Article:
Most infections in the United States result from contact with a household member or sex partner who has hepatitis A.Hepatitis A virus may also be spread by consuming food or drink that has been handled by an infected person. Waterborne outbreaks are infrequent and are usually associated with sewage-contaminated or inadequately treated water. Casual contact, as in the office, factory or school setting, does not spread the virus.

What are the symptoms of hepatitis A?

The symptoms of hepatitis A may include an abrupt onset of fever, malaise, loss of appetite, nausea, stomach pain, dark-colored urine and jaundice (a yellowing of the skin and whites of the eyes). The disease is rarely fatal and most people recover in a few weeks without any complications. Adults have signs and symptoms of illness more often than children. Infants and young children tend to have very mild symptoms and are less likely to develop jaundice than are older children and adults. Not everyone who is infected will have all of the symptoms.

How soon do symptoms appear?

The symptoms commonly appear within 28 days of exposure, with a range of 15-50 days.

For how long is an infected person able to spread the virus?

The contagious period begins one to two weeks before symptoms appear, and is minimal about one week after the onset of jaundice. Food workers should be excluded from work for at least two weeks after the onset of clinical symptoms of hepatitis A. If jaundiced, food workers should not return to work for at least one week after onset of jaundice.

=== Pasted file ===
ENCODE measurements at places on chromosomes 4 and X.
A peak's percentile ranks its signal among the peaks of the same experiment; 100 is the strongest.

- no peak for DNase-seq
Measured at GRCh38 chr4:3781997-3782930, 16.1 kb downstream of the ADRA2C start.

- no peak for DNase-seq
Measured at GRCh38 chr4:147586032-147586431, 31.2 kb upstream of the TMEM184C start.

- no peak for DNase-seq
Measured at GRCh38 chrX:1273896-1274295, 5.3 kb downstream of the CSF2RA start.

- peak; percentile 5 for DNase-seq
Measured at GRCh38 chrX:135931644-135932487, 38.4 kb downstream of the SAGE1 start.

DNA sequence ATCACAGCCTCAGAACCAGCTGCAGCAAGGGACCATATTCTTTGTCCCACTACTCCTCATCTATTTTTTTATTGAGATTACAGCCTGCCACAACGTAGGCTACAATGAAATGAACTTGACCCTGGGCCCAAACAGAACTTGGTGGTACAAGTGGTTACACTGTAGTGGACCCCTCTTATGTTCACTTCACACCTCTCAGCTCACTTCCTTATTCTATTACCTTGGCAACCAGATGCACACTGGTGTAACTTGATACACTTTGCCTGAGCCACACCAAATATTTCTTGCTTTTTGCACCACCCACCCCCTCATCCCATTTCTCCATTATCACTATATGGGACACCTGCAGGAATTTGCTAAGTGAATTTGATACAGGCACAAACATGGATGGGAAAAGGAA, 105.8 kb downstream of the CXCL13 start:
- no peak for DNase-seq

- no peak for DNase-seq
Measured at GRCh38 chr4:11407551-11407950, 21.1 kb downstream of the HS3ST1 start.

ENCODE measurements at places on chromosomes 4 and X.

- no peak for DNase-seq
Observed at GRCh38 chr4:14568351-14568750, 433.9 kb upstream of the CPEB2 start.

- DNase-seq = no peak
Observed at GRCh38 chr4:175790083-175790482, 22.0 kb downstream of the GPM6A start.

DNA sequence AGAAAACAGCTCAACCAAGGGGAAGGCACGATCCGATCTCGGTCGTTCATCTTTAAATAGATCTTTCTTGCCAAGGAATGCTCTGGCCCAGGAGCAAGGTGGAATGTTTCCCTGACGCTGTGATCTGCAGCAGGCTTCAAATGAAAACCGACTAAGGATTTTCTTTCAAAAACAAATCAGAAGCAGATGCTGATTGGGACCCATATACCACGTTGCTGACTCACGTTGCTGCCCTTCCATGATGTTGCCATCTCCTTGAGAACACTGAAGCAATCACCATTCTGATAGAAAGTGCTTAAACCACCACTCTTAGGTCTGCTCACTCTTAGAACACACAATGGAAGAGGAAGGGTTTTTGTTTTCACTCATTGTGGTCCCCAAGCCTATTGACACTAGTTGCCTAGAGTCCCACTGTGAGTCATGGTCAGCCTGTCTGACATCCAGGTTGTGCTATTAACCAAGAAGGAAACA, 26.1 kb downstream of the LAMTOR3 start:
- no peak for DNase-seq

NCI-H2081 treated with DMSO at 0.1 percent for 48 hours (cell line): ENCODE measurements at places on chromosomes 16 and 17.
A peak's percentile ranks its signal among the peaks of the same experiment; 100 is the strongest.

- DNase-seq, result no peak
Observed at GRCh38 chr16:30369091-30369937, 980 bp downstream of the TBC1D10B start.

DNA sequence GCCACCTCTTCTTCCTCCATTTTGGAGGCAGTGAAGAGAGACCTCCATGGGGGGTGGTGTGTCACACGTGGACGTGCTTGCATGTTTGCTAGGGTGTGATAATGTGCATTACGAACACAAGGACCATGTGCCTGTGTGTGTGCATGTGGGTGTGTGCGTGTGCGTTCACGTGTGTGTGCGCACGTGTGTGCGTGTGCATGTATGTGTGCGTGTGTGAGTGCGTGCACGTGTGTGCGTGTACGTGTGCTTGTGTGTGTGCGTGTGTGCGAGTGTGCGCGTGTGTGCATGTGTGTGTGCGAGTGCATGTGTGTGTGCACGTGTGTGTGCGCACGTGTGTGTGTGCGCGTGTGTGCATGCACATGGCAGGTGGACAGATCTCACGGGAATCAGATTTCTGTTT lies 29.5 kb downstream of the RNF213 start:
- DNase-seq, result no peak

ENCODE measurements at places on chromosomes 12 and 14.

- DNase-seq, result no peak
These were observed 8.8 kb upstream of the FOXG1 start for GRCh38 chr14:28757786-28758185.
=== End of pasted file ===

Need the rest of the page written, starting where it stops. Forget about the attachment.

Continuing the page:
Does past infection with hepatitis A make a person immune?

Once an individual recovers from hepatitis A, he or she cannot be re-infected. He or she is immune for life and does not continue to carry the virus.

What is the treatment for hepatitis A?

There are no special medicines or antibiotics that can be used to treat a person once the symptoms appear.

How can hepatitis A be prevented?

To prevent person-to-person spread, careful hand washing after using the bathroom, changing diapers and before preparing or eating food, is the single most important means of prevention.

Foodborne hepatitis A outbreaks are relatively uncommon in the United States; however, when they occur, intensive public health efforts are required for their control. To prevent the spread of hepatitis A from an infected food worker to co-workers and/or restaurant patrons, food workers should never touch ready-to-eat foods with bare hands, and should carefully wash their hands after using the bathroom, even if the food worker does not feel sick. Food workers should never work while they are sick with stomach (gastrointestinal) illnesses.

Immune globulin shots are effective in preventing the spread of hepatitis A if given within 14 days of exposure. Immune globulin may be recommended for co-workers of infected food workers. Under certain circumstances, particularly when recommended food safety procedures are not followed by food workers, public health officials may recommend that restaurant patrons receive immune globulin.

For long-term protection, hepatitis A vaccine is the best method of prevention.